Why make this more difficult than it needs to be. A cap blocks AC the same way if it is in the circuit of an amp or in a speaker. No one would ever say I need my tweeter to roll off at a certain frequency which say requires a 4 mfd cap but I think it would sound better if I changed it to a 8 MFD cap.
    I think most people, including myself up until a year ago, have installed larger capacitors than necessary because most people don't know what happens when you increase the MFD value of a cap. After all bigger must be better.
    The site above makes it simple to understand and easy to figure for everyone.
    I also use calculators on the internet to build crossovers, to figure Ohms law and a dozen other kinds of electronic problems.

    sailor

    Posts: 249
    Join date: 2011-04-04

    Re: Coupling capacitor values for MK-IV build.

    Post by sailor on Fri Aug 10, 2012 9:37 pm

    Ok, I used mfd instead of uf. It's the same thing. MFD is the industrial symbol for microfarad.

    Jim McShane

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    Join date: 2011-10-19
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    Re: Coupling capacitor values for MK-IV build.

    Post by Jim McShane on Fri Aug 10, 2012 10:09 pm

    sailor wrote:Jim, I never said 12 HZ. was the -3db frequency. I took the number you came up with 5.89hz and moved it up one octave and rounded it up to 12 Hz. The exact answer is 11.78 HZ a .2 cap would be 5.89 for flat response.

    Thank you for clarifying - it wasn't clear from your prior post (or I simply misunderstood your statement), so I wanted to clarify it in mine.

    Also - a single C-R section rolls off the signal at a rate of -6db per octave, so if the "flat" frequency - the beginning of the rolloff - was 12 Hz, then the signal would be down 6db (not 3db) at 6 Hz, 6 Hz being one octave below 12Hz. If the rolloff started at 12Hz the -3db point would be about 8.5 Hz.

    Why make this more difficult than it needs to be.

    If I may... why be so defensive? I was only trying to help by sharing some useful info. I'm sorry if you felt I was calling you out for some reason - that was certainly not my intent. I just wanted to share some things I hoped would be interesting and worthwhile with all the forum readers.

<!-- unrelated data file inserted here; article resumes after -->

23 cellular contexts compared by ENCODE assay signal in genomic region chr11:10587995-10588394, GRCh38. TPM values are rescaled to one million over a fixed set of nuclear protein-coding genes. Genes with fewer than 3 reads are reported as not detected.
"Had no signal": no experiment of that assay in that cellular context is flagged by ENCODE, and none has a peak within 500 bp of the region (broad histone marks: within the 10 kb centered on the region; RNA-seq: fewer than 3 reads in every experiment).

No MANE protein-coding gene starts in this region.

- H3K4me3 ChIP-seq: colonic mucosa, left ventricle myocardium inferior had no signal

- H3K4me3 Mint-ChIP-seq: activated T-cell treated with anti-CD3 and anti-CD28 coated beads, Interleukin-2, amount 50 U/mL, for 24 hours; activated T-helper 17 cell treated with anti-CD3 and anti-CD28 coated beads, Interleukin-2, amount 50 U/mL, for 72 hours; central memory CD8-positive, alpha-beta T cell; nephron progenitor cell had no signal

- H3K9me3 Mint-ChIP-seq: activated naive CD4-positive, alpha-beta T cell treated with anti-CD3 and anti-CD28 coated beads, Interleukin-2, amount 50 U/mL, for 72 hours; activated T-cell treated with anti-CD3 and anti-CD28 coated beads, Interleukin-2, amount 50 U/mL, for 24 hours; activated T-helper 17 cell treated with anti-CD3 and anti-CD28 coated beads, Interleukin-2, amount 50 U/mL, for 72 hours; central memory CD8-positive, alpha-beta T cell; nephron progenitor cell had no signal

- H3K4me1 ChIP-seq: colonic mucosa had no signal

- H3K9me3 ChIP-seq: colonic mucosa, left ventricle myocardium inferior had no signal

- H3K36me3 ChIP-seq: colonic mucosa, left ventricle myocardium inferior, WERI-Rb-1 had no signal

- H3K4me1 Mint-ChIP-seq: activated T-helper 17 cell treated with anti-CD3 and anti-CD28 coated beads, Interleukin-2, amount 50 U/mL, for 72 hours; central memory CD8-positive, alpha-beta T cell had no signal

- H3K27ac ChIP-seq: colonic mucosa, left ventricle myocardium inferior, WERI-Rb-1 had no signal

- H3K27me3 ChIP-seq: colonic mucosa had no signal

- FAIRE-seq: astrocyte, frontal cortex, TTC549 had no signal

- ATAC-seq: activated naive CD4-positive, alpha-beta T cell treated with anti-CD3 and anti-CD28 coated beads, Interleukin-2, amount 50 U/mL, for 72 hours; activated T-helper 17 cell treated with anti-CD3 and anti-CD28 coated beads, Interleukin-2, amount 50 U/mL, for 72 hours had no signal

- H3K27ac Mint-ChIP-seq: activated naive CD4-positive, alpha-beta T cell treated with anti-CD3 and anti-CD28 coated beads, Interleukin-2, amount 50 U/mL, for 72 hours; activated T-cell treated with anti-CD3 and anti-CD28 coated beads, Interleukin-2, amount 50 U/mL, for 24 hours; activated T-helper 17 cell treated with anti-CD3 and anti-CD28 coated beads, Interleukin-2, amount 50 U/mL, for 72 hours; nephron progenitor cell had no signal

But it IS more complex than it first appears. For instance, what if the original designer used a smaller cap value to limit the low frequency energy to an output trafo that can't handle a lot of deep bass? Or in an amp with more than two stages, maybe the amp won't be stable unless the two poles (another term for corner frequency) are staggered a good ways apart in their -3db frequencies? One rule of amp design is that the farther the multiple poles are apart the more stable (all else being equal) the amp. Often that requires some compromise to get adequate spacing to ensure stability.

    A cap blocks AC the same way if it is in the circuit of an amp or in a speaker.


    I think you meant DC, not AC, since a cap will pass an AC signal but block DC.

    In any case, as long as the cap is part of an identical network you've pretty much got it. There are some differences due to the inductive nature of the load seen by the C-R circuit in a speaker crossover network, but for our purposes here we can ignore that for now.

    No one would ever say I need my tweeter to roll off at a certain frequency which say requires a 4 mfd cap but I think it would sound better if I changed it to a 8 MFD cap.

    Actually that sort of thing happens all the time - not only the frequency but the rate of the rolloff has to be carefully considered when you work with a tweeter. Remember, a 1st order (single C-R section) high pass filter only rolls off at 6db per octave. So the tweeter will see significant energy a full octave lower than the frequency at which the rolloff begins. The tweeter may be fine at 3K - but an octave lower (at 1.5K) it could have performance and/or durability problems. There are also phase issues involved.